What made Hezbollah particularly unpopular in the United States was a series of Hezbollah terror attacks against Americans in Lebanon during the last eight years of the Lebanese civil war. Most of these attacks were headline news in the United States and Europe. These attacks began in 1982 with the kidnapping of David Dodge, the president of the American University in Beirut. He was held for a year. In 1983 five American marines were wounded in hand grenade attack on Beirut International Airport. That was followed by a suicide truck bomb attack on the U.S. embassy that killed the CIA's Middle East Director and 83 others. In addition, 120 were wounded. That was followed by an attack on an American marine compound in Lebanon that left 241 Marines dead, and over a hundred wounded. The marines were there to try and quiet things down. In 1984 Malcolm Kerr, the new head of the American University of Beirut was killed by Hezbollah assassins. Later an American couple were kidnapped and held for 16 months. That was followed by a car bomb attack on the U.S. embassy that killed 80 (22 Americans) and wounded more than 200 (mostly Lebanese civilians). After that Hezbollah kidnapped, tortured and killed William Buckley, a diplomat at the U.S. embassy. Hezbollah also took credit for a bombing in Spain that hit a restaurant outside an American air base that killed 18 Americans and wounded 83. Later in the year, there was another bombing of the U.S. embassy in Lebanon that killed two Americans and wounded 21. That attack also killed 23 Lebanese and wounded over fifty. In 1985 an American journalist was kidnapped in Lebanon and held for six years. In 1986 Hezbollah kidnapped another head of the American University and held him for 44 months. Two other Americans were kidnapped and held for five years. In 1988 an American marine officer, working for the UN, was kidnapped and killed by Hezbollah. At the end of the year, Hezbollah bombed the American University in Beirut, killing 1 and wounding 12.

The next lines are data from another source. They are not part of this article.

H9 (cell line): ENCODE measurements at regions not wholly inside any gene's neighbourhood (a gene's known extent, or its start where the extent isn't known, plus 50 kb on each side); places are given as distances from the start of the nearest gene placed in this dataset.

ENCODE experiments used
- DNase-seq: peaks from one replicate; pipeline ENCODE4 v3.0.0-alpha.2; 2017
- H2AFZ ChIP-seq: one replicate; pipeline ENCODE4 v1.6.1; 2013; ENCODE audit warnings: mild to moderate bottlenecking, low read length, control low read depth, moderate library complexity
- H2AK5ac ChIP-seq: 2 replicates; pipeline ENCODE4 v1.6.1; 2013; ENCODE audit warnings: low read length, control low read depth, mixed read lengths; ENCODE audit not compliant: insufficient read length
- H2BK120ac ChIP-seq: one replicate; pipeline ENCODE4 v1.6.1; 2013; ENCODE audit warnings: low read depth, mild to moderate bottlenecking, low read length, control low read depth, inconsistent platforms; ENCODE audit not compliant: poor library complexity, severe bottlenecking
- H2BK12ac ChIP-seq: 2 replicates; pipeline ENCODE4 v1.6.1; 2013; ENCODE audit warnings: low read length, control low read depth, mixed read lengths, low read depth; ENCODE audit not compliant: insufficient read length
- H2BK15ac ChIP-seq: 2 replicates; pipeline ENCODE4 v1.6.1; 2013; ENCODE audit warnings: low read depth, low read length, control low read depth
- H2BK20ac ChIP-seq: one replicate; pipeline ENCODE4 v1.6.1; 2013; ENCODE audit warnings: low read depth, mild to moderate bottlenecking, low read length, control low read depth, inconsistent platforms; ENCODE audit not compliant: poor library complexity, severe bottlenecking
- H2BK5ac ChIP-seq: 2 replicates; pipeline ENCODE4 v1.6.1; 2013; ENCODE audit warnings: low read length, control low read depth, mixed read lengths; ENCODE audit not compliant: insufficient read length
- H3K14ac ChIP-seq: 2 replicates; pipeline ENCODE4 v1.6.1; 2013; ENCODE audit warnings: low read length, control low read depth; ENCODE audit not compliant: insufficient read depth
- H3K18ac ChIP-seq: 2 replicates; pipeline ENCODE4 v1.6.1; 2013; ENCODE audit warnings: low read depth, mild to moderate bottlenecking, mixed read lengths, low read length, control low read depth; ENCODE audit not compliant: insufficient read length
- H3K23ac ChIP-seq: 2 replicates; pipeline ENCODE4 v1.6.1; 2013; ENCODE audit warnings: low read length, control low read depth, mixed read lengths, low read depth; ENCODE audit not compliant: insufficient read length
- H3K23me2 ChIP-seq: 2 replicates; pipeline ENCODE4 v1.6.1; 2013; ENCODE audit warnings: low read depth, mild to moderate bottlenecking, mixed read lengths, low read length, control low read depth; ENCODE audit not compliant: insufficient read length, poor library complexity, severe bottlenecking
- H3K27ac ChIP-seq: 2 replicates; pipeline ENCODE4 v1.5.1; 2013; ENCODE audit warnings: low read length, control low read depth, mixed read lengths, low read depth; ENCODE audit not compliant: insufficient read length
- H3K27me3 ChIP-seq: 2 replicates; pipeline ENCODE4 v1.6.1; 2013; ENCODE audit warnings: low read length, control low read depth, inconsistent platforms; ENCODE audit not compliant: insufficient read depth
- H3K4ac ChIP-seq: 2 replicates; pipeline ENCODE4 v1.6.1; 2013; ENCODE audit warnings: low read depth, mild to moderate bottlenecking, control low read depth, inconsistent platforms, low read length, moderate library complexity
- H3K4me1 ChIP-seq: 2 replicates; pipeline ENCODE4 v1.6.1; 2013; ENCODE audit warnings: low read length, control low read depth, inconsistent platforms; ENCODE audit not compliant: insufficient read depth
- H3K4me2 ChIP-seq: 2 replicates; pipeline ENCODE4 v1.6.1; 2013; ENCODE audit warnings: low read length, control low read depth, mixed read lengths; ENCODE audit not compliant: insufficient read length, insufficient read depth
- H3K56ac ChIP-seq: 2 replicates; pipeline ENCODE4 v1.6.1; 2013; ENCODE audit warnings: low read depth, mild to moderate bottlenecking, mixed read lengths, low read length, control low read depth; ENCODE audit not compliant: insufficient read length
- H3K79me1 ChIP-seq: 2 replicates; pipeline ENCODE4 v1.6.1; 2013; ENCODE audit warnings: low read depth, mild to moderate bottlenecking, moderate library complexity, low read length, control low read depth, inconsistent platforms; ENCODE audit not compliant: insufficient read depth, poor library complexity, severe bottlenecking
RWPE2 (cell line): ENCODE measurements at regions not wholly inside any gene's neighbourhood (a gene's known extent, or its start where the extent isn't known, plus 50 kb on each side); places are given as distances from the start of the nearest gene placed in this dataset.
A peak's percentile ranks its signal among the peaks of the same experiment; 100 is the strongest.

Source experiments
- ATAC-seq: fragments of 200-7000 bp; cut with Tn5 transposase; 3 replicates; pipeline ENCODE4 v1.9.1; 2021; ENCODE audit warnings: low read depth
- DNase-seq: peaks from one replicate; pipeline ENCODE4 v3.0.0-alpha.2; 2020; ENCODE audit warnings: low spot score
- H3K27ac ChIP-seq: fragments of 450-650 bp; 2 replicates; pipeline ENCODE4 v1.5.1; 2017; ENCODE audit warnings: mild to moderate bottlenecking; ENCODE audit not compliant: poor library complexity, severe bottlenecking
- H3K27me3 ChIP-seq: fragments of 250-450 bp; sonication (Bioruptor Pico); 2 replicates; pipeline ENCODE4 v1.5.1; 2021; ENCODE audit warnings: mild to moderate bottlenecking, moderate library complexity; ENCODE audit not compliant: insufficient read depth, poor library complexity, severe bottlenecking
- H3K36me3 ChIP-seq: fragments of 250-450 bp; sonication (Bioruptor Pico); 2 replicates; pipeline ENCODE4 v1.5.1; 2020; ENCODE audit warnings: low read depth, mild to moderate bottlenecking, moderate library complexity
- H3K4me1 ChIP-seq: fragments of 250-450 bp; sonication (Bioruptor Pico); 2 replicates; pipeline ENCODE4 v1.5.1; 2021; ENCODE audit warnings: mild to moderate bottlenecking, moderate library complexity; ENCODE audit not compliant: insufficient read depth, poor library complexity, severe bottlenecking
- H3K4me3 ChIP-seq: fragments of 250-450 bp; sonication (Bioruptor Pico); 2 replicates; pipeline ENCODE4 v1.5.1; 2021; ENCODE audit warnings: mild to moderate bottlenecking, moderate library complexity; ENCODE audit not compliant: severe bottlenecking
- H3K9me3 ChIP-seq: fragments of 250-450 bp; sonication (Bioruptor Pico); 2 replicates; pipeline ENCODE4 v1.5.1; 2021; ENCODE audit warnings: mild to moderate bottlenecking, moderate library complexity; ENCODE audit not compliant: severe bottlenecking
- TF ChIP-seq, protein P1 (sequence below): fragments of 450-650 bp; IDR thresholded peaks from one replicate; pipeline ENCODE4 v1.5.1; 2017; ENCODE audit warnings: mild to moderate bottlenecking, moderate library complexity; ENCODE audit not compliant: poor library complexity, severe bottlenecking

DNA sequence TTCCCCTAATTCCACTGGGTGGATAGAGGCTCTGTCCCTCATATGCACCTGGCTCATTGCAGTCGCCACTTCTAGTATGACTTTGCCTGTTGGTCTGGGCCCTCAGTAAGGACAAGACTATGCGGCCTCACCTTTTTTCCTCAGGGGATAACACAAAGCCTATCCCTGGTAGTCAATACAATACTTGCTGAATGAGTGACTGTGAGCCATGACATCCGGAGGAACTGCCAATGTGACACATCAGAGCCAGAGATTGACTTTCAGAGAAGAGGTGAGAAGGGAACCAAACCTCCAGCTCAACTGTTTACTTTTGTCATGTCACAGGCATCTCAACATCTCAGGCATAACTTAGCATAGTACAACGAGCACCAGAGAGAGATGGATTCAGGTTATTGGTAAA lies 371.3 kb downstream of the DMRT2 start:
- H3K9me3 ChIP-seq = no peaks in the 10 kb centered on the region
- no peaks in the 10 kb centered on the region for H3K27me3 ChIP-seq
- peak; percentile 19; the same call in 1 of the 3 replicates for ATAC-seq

This Hezbollah mayhem ended with the signing of a peace deal in 1990 to end the civil war. Hezbollah used the more peaceful environment to concentrate on helping the Shia Lebanese recover from the 15 years of fighting. This was largely financed by Iran which, at that time, was also supporting the Assad dictatorship. The Syrian connection was a side-effect of the 1980s war between Iraq and Iran. Syria, a Sunni majority state ruled by a Shia minority, believed it was best to openly side with Iran and that alliance continues into the 21st century. Since 2012 the Syria support has cost Iran a lot more than the Hezbollah subsidies and with the sanctions and lower oil prices, it was all more than Iran could afford. Something had to go and Hezbollah took the hit and now has to scramble to reorganize its financial and logistical arrangements. One beneficiary of all this is Israel, who is less likely to suffer another Hezbollah rocket attack, and the non-Shia majority in Lebanon who finds a growing threat (to Lebanese independence) suddenly diminished and getting weaker.